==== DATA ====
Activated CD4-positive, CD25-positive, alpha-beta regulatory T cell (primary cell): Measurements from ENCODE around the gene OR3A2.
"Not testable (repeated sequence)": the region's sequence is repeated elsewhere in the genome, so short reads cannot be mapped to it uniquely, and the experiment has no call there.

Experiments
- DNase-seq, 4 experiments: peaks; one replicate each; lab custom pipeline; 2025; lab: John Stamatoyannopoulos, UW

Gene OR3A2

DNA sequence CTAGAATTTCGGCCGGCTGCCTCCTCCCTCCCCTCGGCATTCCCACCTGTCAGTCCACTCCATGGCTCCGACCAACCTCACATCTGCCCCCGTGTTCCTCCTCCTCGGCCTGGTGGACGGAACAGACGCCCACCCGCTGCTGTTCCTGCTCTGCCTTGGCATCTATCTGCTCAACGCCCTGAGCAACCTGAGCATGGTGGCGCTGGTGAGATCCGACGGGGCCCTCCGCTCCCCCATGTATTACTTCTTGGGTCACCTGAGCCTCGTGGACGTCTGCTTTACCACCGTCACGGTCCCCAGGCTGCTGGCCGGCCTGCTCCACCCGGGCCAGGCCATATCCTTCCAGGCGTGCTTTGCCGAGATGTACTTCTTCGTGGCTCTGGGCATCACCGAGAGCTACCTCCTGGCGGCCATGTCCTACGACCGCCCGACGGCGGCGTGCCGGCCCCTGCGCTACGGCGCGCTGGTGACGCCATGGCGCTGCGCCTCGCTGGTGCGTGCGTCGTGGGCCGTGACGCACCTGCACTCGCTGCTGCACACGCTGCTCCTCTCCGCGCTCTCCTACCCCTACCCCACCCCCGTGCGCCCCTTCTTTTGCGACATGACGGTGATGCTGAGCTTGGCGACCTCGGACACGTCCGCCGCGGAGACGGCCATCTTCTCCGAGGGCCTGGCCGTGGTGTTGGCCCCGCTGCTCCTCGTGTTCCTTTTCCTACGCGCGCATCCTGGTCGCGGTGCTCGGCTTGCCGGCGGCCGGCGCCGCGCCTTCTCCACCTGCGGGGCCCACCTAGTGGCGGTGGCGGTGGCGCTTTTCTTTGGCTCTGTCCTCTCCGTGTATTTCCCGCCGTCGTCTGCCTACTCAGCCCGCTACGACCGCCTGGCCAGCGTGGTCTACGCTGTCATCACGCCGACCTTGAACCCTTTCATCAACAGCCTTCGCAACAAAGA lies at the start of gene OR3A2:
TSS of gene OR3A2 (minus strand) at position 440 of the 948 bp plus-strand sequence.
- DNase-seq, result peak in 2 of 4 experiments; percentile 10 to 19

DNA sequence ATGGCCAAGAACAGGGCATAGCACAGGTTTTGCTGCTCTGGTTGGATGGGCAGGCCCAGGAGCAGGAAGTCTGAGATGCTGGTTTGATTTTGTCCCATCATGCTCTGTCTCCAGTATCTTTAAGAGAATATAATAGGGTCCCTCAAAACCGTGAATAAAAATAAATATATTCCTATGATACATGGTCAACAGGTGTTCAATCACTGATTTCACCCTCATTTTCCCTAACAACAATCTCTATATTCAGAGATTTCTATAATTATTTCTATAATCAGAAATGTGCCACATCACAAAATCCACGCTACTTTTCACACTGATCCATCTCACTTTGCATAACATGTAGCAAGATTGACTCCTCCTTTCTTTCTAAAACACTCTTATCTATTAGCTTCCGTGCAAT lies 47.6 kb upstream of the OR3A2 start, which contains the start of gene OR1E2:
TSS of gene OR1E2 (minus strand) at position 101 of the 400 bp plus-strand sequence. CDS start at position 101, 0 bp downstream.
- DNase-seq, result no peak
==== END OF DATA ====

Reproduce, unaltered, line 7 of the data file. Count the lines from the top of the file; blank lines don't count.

TSS of gene OR3A2 (minus strand) at position 440 of the 948 bp plus-strand sequence.